‘Exuberantly funny, elegant & sharp’: PRIVATE LIVES – Ipswich ★★★★

In Opinion, Plays, Regional theatre, Reviews by Libby PurvesLeave a Comment

Avenue Theatre, Ipswich – until 7 April 2019

Exuberantly funny, elegant as a Deauville hotel balcony and sharp as the crack of a 78rpm record over a lover’s head, Joanna Carrick’s witty miniaturised production does Noel Coward’s sparkiest comedy full justice. I say miniature – it’s full length – only because of the venue: the tiny but vigorous home of Red Rose Chain.

An outfit which on the face of it should be far too ‘woke’ for Coward, being a non-profit but professional theatre company, deep in community projects with young people and care homes (the group working with dementia sufferers put on their five-minute workshop piece after the show on gala night, which is definitely a first for Private Lives).

But the intimacy, and the cheeky sense of inclusivity which always marks RRC shows, actually serve dear Noel very well indeed. I suspect he would rather like the moments when Fiz Waller’s nonchalantly irresponsible Amanda – trying to make light conversation with her fellow-runaway or the other furious couple – decides to direct her remarks on the scenery intimately to the front row. Or when Ryan Penny’s furiously virtuous Victor makes them hold his coat while he executes a fist-jabbing haka at the languid Elyot, who stole his wife from their honeymoon balcony. Setting it in the round, with the balconies separated by a diagonal parterre of flowers, brings us dangerously into the action.

The young cast makes the well-worn famous roles their own. Waller’s Amanda, elegant though she is in pale satin, negligée or daring beach-suit, is not the slinky cooing seductress some have made her. Rather she is very Gertrude Lawrence: a comedienne who one should remember crossed the Channel on a landing-craft with ENSA after D-Day to perform in shell-wrecked cinemas.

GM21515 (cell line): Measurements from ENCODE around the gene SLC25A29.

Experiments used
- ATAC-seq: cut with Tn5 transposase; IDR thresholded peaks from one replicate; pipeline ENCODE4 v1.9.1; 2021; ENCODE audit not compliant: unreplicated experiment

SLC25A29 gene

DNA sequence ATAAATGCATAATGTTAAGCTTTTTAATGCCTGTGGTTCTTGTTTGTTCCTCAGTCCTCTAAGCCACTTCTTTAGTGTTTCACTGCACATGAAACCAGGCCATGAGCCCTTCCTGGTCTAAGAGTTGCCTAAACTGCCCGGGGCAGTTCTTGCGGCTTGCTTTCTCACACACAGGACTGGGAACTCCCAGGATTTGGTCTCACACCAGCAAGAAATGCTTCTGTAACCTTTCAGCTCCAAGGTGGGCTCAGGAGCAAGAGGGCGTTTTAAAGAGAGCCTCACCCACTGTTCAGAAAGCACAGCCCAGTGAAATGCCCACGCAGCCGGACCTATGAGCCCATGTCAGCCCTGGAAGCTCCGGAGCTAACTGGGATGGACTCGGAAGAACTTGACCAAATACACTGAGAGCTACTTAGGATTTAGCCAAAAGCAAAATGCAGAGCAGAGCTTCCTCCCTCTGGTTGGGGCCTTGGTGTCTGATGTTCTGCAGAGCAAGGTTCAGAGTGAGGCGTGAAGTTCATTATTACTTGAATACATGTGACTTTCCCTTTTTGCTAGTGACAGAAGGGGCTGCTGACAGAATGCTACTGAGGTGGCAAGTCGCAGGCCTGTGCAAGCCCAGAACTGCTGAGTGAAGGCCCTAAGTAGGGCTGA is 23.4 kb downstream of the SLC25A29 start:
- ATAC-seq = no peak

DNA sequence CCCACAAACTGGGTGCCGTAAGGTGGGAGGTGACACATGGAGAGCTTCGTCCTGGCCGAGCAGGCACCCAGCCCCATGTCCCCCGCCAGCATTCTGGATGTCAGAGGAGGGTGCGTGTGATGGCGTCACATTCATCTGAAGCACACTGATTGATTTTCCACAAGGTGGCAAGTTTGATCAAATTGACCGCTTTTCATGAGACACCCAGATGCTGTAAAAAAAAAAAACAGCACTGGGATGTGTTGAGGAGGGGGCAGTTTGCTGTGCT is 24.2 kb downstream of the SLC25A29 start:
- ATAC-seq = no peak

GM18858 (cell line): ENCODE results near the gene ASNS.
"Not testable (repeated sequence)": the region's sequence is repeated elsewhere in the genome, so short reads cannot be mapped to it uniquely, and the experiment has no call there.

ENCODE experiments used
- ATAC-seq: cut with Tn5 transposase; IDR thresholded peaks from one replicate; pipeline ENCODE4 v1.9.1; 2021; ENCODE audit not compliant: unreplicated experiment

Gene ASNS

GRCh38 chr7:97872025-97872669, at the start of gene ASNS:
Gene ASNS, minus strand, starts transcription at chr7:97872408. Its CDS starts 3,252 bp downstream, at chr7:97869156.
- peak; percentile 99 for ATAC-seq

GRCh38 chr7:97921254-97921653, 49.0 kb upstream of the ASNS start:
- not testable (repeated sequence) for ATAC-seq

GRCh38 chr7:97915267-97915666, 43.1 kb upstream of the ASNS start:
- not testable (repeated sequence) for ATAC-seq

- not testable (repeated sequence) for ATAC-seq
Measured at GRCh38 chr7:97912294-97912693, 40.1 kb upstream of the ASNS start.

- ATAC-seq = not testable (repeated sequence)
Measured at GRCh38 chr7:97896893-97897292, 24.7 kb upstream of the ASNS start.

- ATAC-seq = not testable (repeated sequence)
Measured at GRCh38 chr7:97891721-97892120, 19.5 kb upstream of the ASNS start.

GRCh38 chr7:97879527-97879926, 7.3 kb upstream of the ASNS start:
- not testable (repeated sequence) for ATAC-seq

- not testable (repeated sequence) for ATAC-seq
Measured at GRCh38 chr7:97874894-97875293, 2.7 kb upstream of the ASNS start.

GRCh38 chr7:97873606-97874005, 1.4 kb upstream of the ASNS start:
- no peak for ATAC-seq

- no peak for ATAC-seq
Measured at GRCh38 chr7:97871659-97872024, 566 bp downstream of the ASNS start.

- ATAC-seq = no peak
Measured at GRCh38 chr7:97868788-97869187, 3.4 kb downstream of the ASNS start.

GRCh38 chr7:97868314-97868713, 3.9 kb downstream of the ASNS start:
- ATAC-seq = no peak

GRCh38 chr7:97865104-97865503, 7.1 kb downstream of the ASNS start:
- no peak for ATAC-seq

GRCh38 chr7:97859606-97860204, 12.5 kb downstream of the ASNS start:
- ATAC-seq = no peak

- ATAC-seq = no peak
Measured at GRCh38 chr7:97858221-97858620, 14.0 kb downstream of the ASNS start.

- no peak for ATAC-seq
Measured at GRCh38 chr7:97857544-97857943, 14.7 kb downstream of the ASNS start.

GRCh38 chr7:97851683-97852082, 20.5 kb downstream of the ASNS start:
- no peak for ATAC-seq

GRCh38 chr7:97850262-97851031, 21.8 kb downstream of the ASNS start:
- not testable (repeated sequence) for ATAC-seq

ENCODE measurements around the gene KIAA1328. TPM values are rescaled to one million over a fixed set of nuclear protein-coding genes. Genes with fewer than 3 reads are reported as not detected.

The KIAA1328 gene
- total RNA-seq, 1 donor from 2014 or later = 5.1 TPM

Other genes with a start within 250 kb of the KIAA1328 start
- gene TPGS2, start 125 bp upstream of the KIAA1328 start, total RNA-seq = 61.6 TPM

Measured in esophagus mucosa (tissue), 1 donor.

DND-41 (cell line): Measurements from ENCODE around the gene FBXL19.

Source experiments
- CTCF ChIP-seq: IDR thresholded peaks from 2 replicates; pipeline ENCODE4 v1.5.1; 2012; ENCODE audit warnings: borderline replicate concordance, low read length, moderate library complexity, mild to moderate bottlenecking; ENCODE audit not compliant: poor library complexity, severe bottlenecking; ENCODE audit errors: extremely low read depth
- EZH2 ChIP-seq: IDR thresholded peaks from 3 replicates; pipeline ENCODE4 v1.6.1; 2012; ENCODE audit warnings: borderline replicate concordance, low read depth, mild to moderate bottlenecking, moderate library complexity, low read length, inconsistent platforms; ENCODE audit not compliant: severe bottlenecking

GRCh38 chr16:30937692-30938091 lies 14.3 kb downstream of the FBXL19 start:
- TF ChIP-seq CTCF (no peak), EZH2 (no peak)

Her insouciant toughness rises to just the right heights in the combative second-act, with a memorable close-up fight as the couple’s banter turns to fury. Harriet Leitch as the aggrieved bride gives Sybil the precise, prim, pleated-skirt virtue covering tyrannical wifely viciousness which the world’s Cowards so dread.

Ricky Oakley is young, thus a more schoolboyish Elyot in appearance than usual,  but actually Elyot’s  best jokes (“Its a very old sofa”  and “strange noises”)  suit that interpretation well.     So it all holds together beautifully with this young cast;   the grace-notes and scene-shifts are typical of Carrick’s directorial wit,  not least  the deployment of Victor’s golf club in the first half , and Amanda’s final dive for a brioche at the end.

And from the volunteer cadre and the youth theatre, Rei Mordue’s cameo as Louise the maid doesn’t miss a trick:  proper French contempt in every move she makes.  I’d go again.  Some days, you can have a prosecco tea before the matinee.

box office  redrosechain.com   01473 603388.   to 7 APril

Libby Purves on RssLibby Purves on Twitter
Libby Purves
Libby Purves was theatre critic for The Times from 2010 to 2013. Determined to continue her theatre commentary after losing that job, she set up her own site www.theatrecat.com in October 2013. She personally reviews all major London openings, usually with on-the-night publication, and also gives voice to a new generation of critics with occasional guest 'theatrekittens'. In addition to her theatre writing and myriad other credits, Libby has been a presenter on BBC Radio 4’s Midweek for over 30 years. She is also the author of a dozen novels, and numerous non-fiction titles. In 1999, Libby was appointed an OBE for services to journalism.
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Libby Purves on RssLibby Purves on Twitter
Libby Purves
Libby Purves was theatre critic for The Times from 2010 to 2013. Determined to continue her theatre commentary after losing that job, she set up her own site www.theatrecat.com in October 2013. She personally reviews all major London openings, usually with on-the-night publication, and also gives voice to a new generation of critics with occasional guest 'theatrekittens'. In addition to her theatre writing and myriad other credits, Libby has been a presenter on BBC Radio 4’s Midweek for over 30 years. She is also the author of a dozen novels, and numerous non-fiction titles. In 1999, Libby was appointed an OBE for services to journalism.

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